US slams Damascus as chemical weapons monitor says sarin used in April Syria attack, silent on blame
Members of the UN’s chemical weapons watchdog, the Organisation for the Prohibition of Chemical Weapons (OPCW), reviewed the fact-finding mission (FFM) report at The Hague, Netherlands, on Thursday, but it was not released to the public, Reuters reported.
The news outlet obtained a copy of the report that relied on eyewitness interviews and samples previously collected from the site of the alleged chemical attack in the town of Khan Sheikhoun. The FFM was reportedly unable to make it to the location in question because of security issues.
“A large number of people, some of whom died, were exposed to sarin or a sarin-like substance,” the summary of the report said.
Now the United Nations and OPCW’s Joint Investigative Mechanism, or JIM, goes into effect, to determine responsibility for the use of a banned chemical weapon.
The US State Department released a seemingly contradictory statement in response to the FFM, first noting that the FFM would be handed over to the JIM, in order "to determine who is responsible for the attack." However, the department also said, "The facts reflect a despicable and highly dangerous record of chemical weapons use by the Assad regime. Through its continued use of chemical weapons and its failure to destroy its chemical weapons program in its entirety, Syria continues to fail to comply with its legal obligations under the Chemical Weapons Convention (CWC) and UN Security Council Resolution 2118."
US Ambassador to the UN Nikki Haley said she looks forward to the JIM investigation, “so we can find justice for the victims.”
The US State Department also applauded the work of both the FFM and the JIM, “which have been pursued in an impartial and highly professional manner,” the department said in its statement.
The OPCW report comes on the heels of a White House statement this week alleging that Syrian President Bashar al-Assad is preparing for "another" chemical weapons attack.
The Russian Foreign Ministry said it is “very likely a warning sign of an intervention.”
“The story will be the same: an incident happens on the territory controlled by the terrorists; civilian casualties follow. The so-called opposition – de facto the same jihadists, not very different from IS [Islamic State, formerly ISIS/ISIL] and Al-Qaeda, but who are still getting help from the US and allies – announce yet another ‘crime by the regime,’” Russian Foreign Ministry spokeswoman Maria Zakharova said Thursday.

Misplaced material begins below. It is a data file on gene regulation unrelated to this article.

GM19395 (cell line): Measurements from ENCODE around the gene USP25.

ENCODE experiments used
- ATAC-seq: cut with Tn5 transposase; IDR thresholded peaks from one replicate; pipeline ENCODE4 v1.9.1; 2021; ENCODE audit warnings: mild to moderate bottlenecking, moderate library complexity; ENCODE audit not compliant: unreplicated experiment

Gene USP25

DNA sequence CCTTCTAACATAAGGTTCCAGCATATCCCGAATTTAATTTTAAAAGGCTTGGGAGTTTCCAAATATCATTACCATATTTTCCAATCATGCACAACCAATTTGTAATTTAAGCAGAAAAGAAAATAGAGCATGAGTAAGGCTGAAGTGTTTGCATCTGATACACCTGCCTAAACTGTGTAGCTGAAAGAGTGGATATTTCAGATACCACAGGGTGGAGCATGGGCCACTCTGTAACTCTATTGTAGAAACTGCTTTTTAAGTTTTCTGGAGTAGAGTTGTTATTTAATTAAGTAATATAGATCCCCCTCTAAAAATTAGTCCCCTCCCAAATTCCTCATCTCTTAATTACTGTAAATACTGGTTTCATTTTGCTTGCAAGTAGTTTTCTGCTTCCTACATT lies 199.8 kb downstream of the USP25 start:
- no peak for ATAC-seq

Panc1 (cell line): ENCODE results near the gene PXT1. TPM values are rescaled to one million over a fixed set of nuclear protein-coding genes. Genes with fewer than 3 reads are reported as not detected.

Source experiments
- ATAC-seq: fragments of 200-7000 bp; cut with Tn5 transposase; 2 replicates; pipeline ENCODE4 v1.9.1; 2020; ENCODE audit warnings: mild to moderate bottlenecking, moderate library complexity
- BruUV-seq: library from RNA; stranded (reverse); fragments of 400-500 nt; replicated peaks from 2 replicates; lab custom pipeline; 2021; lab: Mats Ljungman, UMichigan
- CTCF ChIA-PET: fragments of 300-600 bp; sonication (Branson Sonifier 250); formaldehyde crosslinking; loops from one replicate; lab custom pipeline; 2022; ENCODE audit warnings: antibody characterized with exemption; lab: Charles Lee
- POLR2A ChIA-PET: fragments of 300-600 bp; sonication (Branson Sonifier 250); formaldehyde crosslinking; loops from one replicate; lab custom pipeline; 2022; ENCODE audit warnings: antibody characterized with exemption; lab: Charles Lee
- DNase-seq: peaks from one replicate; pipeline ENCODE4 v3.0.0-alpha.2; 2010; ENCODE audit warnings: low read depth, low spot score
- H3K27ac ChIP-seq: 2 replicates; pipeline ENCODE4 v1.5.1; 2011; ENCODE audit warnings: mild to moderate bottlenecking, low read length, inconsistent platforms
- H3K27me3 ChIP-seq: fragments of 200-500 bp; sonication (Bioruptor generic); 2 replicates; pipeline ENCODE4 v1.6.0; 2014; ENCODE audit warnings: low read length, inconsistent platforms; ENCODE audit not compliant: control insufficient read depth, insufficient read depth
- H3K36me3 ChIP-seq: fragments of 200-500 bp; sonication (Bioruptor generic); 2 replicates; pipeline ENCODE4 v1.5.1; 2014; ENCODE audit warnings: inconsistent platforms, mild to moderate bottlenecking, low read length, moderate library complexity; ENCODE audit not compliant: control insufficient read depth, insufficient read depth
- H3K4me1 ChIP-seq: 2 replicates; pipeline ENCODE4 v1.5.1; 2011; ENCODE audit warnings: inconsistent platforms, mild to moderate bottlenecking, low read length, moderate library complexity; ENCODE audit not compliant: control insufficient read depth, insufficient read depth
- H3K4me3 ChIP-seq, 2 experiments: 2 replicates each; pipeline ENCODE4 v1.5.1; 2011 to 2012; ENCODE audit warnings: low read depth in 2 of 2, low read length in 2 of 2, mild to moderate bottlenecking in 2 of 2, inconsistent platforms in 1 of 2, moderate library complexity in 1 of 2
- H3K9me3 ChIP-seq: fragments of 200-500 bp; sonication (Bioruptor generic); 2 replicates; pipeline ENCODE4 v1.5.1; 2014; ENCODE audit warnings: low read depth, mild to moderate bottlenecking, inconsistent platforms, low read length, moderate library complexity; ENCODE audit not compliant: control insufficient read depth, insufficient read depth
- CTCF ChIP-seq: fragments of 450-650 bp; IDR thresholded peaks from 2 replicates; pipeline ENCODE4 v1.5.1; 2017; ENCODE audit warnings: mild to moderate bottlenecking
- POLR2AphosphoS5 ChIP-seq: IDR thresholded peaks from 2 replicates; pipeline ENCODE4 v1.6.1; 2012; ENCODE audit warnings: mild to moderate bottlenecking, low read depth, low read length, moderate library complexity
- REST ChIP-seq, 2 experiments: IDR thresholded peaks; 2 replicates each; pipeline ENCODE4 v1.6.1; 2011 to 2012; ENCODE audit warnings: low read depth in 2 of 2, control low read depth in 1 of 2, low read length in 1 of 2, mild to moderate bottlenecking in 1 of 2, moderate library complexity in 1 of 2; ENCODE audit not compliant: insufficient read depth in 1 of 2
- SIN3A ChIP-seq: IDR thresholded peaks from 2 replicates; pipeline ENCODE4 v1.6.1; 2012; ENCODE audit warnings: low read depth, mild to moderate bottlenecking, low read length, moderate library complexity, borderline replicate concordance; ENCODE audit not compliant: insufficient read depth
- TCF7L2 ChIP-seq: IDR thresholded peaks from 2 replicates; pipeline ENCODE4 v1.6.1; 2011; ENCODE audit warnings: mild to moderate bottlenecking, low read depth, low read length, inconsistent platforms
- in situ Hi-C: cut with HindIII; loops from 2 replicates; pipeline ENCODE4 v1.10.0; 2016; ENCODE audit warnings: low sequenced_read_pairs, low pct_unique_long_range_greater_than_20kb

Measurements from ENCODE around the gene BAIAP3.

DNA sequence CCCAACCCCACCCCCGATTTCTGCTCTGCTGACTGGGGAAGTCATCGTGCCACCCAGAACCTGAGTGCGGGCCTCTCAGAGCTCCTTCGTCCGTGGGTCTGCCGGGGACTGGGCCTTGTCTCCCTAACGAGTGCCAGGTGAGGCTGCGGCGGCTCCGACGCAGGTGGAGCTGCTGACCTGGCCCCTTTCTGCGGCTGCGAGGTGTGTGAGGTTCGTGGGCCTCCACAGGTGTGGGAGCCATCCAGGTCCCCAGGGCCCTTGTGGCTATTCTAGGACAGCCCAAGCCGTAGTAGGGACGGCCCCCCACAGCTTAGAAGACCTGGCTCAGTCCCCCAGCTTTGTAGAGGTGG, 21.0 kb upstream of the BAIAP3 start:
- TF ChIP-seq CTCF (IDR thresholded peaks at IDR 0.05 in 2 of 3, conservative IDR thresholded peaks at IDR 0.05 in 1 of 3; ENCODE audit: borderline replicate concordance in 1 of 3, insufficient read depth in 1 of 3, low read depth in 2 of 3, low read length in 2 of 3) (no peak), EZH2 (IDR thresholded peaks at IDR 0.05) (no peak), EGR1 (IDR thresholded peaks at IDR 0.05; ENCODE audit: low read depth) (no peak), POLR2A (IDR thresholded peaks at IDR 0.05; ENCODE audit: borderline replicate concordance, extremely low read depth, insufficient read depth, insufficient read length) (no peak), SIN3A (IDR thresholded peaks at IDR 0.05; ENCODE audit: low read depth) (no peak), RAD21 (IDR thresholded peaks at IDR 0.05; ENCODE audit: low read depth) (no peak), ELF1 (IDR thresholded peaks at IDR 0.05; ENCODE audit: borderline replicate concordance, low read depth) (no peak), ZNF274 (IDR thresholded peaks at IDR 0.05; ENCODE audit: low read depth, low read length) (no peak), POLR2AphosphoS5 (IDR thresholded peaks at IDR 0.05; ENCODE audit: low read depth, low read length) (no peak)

She went on to single out potential locations for probable incidents – Sarrakab and Ar-Riha, where Moscow “believes that such a staged [chemical weapons] attack is being prepared.”
JIM has previously found fault with Syria for three chlorine gas attacks in 2014 and 2015, according to Reuters. The joint mission also blamed the Islamic State for mustard gas use.
The results of the OPCW FFM did not come as a surprise, as OPCW Director-General Ahmet Uzumcu had already said not long after the attack that test samples showed sarin or a similar agent was used.
An estimated 74 to 100 or more civilians were killed and hundreds were injured in the attack, according to various reports.
Washington rushed to blame Damascus based on open-source intelligence. Two days after video emerged of the April 4 attack, President Donald Trump authorized the firing of 59 Tomahawk cruise missiles into the Syrian military airfield in Ash Sha’irat, from where US intelligence said the chemical attack was launched.
Damascus strongly denied responsibility for the April 4 incident. It said it did not possess or use chemical weapons, and that the Syrian Air Force destroyed a facility where the militants apparently stored nerve gas.